- Use a sponge or a lint-free cloth into the ammonia and vinegar solution. Dip it in the solution and gently scrub the paint stain. You can scrub the stain heavily too, if you like, depending on the size and intensity of the paint stain. Repeat this process as many times as you need to remove the paint stain off completely.
- If the paint has been lifted, rinse the clothing with water. Until the paint color has completely been washed away.
- The last step is to wash the clothing as you normally would in the washing machine. This will get rid of the ammonia and vinegar solution 100%.
5. Getting The Paint Out With Dish Detergent
For some garments with less stubborn fibers, a dish detergent does the job well. It’s a simple procedure to follow, so here it is.
Turn the clothing inside out to expose the part of the paint stain. Rinse the clothing under running warm water to lift as much of the excess paint as possible.
Add a few drops of dish detergent with warm water in a bowl. You can use one part liquid dish detergent and one part warm water. But the amount of both depends on the size and intensity of the paint stain. Do what you think is the right amount of detergent and warm water!
Use a lint-free cloth or sponge to dip it into the detergent solution. Scrub or dab the paint stain, gently at first, but don’t rub against the fiber too much as that could lead to discoloration. It might even spread the paint stain further away from the original spot. If the lint-free cloth is ineffective, you can use your fingernails to get as much paint as possible.
If the stain has been lifted off completely, rinse the clothing under running water. If not, repeat the process of detergent scrubbing until you are satisfied.
Wash the clothing as you normally would in a washing machine. Air drying is preferred to maintain the quality of the fibers of the clothing.
6. Using A Window Cleaner or Cosmetic Hairspray
Not many people opt for a hairspray or window cleaner to get paint stains out of their clothing. But it is considered an effective way of paint removal. The first step is to blot the area of the stain with a dry paper towel. You can even use a cleaning rag if you think a paper towel will spread the stain.
Make sure to not scrub the paint stain, especially when the paint is still wet. Use a cloth or sponge and spray a portion of hairspray or window cleaner on it. But before doing this, dampen the sponge area with a little bit of acetone, which is a nail polish remover, to moisten the sponge.
Use a bit of hairspray or window cleaner on a certain area of the clothing to make sure it works. This is to make sure the fabric can handle the chemicals present in either of these products. After spraying some of the product on the paint stain, leave it on for a minute before scrubbing it offer with a moist cloth.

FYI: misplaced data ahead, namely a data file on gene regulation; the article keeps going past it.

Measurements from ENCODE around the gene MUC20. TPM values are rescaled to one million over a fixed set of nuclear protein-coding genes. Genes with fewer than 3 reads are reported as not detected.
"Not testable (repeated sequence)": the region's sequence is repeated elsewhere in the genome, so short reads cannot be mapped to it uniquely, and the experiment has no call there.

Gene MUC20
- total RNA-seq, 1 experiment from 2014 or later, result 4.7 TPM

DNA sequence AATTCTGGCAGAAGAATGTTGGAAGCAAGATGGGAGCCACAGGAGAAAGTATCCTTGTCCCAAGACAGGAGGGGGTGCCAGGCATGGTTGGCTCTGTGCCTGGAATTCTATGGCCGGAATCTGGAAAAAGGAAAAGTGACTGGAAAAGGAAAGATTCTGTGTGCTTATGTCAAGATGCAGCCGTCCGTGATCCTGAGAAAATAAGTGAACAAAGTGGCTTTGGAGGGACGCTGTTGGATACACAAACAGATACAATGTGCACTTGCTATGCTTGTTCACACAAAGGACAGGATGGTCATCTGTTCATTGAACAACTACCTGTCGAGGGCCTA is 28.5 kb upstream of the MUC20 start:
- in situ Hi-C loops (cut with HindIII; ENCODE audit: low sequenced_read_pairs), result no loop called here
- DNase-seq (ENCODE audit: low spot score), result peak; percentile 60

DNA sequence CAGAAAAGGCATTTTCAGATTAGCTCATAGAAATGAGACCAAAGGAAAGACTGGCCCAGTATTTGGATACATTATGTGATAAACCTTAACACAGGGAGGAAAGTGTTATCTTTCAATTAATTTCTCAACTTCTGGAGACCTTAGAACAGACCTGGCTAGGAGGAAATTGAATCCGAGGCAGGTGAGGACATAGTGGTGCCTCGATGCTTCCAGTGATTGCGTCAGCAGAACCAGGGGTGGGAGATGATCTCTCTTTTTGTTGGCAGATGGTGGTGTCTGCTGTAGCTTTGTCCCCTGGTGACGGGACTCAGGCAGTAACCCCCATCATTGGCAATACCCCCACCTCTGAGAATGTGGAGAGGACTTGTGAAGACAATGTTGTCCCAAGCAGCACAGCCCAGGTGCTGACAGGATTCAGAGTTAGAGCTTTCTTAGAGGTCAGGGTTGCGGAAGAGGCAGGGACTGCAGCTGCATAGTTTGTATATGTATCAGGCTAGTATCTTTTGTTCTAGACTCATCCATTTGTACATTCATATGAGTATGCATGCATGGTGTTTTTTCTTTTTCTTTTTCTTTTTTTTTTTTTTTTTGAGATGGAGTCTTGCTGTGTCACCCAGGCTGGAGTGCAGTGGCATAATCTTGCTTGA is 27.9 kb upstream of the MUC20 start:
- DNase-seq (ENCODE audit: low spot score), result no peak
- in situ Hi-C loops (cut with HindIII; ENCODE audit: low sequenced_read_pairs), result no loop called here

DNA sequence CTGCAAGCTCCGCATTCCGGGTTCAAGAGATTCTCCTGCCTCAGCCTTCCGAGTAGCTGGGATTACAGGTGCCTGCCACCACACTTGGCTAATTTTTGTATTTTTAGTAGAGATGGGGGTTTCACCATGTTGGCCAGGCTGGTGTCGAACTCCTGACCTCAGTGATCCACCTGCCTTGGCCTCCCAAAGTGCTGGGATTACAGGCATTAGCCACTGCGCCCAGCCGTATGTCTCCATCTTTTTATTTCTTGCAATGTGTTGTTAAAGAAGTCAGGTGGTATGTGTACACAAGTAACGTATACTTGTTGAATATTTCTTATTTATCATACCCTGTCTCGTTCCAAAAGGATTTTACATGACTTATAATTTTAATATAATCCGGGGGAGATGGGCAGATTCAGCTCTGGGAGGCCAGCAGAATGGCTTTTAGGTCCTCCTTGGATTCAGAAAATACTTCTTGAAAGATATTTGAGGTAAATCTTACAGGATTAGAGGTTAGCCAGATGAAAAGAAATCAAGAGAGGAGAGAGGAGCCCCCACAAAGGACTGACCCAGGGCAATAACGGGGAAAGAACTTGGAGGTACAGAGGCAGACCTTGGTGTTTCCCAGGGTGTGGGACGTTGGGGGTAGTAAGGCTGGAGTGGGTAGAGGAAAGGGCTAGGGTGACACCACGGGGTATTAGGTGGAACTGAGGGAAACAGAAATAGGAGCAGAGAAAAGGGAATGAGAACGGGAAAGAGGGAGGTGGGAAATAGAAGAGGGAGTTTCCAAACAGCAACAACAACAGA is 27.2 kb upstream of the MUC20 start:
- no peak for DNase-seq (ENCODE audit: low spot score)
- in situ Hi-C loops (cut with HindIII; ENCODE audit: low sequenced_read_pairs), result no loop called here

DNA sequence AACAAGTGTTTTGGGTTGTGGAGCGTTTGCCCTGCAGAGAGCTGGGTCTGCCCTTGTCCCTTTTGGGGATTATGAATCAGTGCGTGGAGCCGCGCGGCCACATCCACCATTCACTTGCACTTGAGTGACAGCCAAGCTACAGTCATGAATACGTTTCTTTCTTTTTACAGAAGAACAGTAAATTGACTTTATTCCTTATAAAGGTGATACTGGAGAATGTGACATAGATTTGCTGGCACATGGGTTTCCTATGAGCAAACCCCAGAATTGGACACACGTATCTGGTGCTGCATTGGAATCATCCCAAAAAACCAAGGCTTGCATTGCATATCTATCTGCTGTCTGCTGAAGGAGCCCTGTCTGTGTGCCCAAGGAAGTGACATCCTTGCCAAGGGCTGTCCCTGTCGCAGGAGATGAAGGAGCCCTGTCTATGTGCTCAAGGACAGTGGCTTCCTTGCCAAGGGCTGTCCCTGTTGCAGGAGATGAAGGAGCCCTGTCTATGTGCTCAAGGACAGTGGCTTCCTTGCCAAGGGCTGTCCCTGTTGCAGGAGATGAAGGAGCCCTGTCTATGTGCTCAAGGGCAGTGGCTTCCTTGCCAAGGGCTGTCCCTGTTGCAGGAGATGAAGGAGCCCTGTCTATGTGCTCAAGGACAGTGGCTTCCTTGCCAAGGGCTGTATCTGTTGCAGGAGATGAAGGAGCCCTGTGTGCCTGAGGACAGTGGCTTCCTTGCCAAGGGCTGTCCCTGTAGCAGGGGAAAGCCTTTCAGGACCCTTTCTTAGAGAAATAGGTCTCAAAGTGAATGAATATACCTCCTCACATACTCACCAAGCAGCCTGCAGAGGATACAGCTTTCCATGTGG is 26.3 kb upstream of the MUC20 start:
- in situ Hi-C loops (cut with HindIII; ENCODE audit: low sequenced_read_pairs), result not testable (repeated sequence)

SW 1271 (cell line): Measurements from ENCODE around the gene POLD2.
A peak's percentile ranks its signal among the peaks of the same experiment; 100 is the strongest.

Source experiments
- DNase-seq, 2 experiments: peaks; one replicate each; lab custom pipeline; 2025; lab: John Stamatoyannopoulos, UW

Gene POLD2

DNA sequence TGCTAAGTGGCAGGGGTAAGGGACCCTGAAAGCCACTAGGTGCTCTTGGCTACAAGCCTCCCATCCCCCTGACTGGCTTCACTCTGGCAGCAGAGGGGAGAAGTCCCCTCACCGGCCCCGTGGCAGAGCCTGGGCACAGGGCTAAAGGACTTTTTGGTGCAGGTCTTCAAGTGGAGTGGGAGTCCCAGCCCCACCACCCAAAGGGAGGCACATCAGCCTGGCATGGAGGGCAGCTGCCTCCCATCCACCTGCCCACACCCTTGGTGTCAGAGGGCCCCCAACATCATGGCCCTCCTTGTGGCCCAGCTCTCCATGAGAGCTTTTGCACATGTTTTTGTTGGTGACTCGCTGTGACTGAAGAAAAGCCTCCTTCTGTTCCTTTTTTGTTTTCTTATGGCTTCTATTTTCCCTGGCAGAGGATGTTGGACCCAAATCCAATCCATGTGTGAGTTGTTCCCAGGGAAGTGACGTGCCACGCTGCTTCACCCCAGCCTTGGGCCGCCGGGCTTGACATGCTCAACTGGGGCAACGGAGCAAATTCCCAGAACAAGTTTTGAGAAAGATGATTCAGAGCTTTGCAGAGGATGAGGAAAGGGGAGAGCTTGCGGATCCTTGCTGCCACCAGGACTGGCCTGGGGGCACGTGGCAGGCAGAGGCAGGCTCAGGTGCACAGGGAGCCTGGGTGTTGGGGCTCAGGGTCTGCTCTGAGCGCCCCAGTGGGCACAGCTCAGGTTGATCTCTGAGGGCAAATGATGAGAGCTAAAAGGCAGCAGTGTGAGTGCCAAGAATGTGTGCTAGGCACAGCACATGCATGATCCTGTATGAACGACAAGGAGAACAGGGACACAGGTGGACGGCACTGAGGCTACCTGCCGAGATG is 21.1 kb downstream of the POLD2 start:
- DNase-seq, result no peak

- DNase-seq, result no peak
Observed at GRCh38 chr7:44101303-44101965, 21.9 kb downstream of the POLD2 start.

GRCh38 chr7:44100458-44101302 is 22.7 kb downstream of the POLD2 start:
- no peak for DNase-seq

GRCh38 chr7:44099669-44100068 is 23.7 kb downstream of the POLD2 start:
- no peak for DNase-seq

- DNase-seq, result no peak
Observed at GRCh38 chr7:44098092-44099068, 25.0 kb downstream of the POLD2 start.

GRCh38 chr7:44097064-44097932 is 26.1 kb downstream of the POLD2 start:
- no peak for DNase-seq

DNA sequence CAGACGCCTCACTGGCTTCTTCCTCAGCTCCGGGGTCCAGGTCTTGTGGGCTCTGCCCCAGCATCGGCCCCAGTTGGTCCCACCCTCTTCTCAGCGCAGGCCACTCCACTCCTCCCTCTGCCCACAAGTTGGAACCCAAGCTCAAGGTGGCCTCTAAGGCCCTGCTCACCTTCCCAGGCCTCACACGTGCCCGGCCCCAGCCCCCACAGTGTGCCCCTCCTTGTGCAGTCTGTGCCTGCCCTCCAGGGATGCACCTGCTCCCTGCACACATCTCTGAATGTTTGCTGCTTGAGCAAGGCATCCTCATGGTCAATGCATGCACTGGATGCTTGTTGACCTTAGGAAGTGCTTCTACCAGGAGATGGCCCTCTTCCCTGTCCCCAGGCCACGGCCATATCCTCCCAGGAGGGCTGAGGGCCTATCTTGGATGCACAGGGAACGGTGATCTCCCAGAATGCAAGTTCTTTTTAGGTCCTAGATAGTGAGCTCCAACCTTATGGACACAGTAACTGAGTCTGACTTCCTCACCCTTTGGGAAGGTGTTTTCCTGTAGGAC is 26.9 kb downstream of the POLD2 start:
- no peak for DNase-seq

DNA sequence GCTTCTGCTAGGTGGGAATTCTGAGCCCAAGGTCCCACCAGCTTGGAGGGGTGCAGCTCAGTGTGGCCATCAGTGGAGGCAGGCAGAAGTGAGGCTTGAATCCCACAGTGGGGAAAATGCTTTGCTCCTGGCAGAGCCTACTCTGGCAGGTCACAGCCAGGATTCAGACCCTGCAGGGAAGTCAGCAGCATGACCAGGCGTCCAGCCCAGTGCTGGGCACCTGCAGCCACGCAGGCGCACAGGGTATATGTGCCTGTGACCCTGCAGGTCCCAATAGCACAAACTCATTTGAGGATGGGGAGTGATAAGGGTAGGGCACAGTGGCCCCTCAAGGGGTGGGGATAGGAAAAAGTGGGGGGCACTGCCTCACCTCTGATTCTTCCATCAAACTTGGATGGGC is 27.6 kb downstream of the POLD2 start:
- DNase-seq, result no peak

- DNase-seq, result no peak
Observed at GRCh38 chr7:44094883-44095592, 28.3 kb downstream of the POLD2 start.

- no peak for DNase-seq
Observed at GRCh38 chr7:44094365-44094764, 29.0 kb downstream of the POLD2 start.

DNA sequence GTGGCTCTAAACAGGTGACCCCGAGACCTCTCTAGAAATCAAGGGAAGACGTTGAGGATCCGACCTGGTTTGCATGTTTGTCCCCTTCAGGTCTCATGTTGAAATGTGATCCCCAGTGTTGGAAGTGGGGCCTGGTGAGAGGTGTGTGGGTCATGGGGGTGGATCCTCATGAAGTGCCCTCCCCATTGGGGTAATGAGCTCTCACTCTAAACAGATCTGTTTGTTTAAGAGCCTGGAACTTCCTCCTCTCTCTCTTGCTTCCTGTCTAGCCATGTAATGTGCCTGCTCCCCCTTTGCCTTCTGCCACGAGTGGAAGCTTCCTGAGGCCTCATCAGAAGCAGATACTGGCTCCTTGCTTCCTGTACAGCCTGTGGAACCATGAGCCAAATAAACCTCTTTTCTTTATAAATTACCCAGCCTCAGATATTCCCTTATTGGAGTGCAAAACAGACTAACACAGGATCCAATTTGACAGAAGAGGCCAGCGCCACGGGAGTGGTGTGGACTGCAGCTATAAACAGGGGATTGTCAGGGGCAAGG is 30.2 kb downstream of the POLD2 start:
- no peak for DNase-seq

Make sure to scrub back and forth of the fibers of the fabric. But try to do it gently, and not too vigorously. Scrubbing too vigorously will spread the stain. After the paint stain lifts off the fabric completely, wash the fabric in a washing machine and dry. You can repeat this process a few more times if the stain doesn’t come off completely.
7. Deciding The Right Oil Paint Solvent
Using a chemical paint solvent is an effective method of getting paint out of clothes and other surfaces. This is the best oil-based paint removing agent to use. Removing oil-based paint is way more difficult than water-based paints. And it gets worse if you allow the paint to dry completely before getting it out. (5,6)
A chemical paint solvent is good for treating even delicate fabrics. It works against water to remove the paint stains because using water to remove oil-based paints does more harm than good. That is because water acts like glue which sticks the paint to the clothing.
Based on my studies, there are plenty of chemical solvents to rely on for oil paint removal. You can purchase it in almost all home improvement stores, online, or in art shops. Here are the simple steps to remove oil-based paint out of clothes.
- Spray the oil paint solvent on the paint spot.
- Using your fingertips, rub the stain spot and wipe it clean with a lint-free cloth.
- Repeat this process at least 3 times to effectively remove the stain.
- Before soaking the fabric in water, check for any oil residue, which is common.
- Soak the clothing in warm water and rinse to get rid of any leftover stain.
- Wash them in a washing machine as usual.
Oil paint solvents are greasy by nature. They work if the paint hasn’t dried on the clothing completely. But if the paint has set, it may be that the oil paint solvent will leave a great oil spot on your clothing. That is in addition to your paint spot. So it’s important to get paint out before it’s too late. (7)
8. Is It A Sensitive Fabric?
You can also opt for dry-cleaning techniques to get paint out of clothes effectively. Dry-cleaning techniques are good for sensitive fabrics like wool, velvet, silk, acetate, etc. Even if your article of clothing isn’t of these fabrics, but the labels reads “Dry-Clean Only”, you might want to opt for dry-cleaning methods for getting paint out.
You need to scoop out all the extra paint, still wet, from the fibers of the fabric. The quickest way to get the most possible paint out is when the paint is still wet. This prevents possible damage. Avoid scrubbing the fabric too hard or using harsh bristle brushes. The use of hard brush on the surface of the fabric may tear the area of the stain.
Spray any high-quality dry-cleaning solution on a sponge and gently blot the paint stain. This keeps the paint stain from spreading. You can start blotting around the corners of the stain and work your way towards the center of the spot.